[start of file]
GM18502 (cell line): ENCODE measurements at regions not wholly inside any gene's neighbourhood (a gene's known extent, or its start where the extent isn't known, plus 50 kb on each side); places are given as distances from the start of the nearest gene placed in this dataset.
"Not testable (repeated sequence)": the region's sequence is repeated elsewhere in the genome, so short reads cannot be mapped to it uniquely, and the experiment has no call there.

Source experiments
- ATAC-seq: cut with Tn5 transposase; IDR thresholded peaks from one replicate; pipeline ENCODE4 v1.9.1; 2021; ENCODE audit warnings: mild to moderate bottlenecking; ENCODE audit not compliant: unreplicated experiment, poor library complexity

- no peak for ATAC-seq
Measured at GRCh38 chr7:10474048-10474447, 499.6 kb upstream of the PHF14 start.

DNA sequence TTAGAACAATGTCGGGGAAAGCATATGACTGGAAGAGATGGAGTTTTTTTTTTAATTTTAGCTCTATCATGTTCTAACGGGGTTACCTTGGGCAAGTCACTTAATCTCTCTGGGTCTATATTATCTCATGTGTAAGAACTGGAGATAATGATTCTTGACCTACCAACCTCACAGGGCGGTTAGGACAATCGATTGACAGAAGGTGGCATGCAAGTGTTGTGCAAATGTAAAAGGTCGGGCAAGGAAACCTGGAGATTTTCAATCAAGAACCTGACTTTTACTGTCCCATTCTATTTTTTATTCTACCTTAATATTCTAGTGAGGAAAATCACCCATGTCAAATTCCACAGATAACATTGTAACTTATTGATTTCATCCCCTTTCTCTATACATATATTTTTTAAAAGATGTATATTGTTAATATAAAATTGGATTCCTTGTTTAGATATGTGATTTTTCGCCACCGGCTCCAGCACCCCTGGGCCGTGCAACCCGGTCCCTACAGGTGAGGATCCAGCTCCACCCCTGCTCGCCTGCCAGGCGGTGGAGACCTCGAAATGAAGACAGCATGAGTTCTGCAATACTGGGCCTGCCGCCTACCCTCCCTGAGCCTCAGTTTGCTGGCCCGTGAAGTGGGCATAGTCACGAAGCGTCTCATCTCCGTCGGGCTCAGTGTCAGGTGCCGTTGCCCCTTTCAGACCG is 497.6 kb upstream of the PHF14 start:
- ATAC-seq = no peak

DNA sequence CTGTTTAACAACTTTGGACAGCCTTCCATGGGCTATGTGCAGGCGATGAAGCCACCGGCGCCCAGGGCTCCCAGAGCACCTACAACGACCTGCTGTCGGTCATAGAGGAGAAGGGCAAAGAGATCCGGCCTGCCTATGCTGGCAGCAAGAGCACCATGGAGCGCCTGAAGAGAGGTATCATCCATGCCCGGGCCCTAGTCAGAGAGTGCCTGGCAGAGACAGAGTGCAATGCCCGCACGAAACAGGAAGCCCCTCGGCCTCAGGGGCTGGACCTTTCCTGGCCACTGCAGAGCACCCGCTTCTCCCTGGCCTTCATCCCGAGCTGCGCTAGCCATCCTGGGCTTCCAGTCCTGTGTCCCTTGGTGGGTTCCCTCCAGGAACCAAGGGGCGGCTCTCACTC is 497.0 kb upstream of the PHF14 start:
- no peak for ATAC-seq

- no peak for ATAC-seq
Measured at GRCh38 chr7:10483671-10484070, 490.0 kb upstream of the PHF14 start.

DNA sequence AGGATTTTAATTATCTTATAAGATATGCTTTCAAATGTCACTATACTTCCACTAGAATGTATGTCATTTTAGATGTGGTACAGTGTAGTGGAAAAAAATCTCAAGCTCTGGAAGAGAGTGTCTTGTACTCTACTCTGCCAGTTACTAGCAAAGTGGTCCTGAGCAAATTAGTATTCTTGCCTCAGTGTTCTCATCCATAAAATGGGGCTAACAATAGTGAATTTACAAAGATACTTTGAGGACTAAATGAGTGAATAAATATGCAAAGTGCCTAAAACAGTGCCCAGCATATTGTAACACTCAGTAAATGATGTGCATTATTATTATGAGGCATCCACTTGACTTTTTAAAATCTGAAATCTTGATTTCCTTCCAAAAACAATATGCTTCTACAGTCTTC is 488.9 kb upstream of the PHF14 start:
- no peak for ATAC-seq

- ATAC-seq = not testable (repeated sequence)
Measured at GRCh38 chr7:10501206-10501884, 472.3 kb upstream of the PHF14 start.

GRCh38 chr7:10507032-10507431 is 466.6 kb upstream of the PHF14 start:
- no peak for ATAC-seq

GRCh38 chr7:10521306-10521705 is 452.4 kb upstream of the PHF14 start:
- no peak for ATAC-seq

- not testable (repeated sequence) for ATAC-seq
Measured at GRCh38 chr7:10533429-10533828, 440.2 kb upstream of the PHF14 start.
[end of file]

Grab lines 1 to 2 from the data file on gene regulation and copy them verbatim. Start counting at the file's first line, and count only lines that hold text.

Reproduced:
GM18502 (cell line): ENCODE measurements at regions not wholly inside any gene's neighbourhood (a gene's known extent, or its start where the extent isn't known, plus 50 kb on each side); places are given as distances from the start of the nearest gene placed in this dataset.
"Not testable (repeated sequence)": the region's sequence is repeated elsewhere in the genome, so short reads cannot be mapped to it uniquely, and the experiment has no call there.